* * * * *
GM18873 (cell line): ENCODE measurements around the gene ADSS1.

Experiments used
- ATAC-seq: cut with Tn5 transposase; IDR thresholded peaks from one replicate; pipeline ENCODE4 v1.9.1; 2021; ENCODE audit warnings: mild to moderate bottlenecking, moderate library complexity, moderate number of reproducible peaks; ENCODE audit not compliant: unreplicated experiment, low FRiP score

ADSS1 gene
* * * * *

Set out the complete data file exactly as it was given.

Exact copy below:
GM18873 (cell line): ENCODE measurements around the gene ADSS1.

Experiments used
- ATAC-seq: cut with Tn5 transposase; IDR thresholded peaks from one replicate; pipeline ENCODE4 v1.9.1; 2021; ENCODE audit warnings: mild to moderate bottlenecking, moderate library complexity, moderate number of reproducible peaks; ENCODE audit not compliant: unreplicated experiment, low FRiP score

ADSS1 gene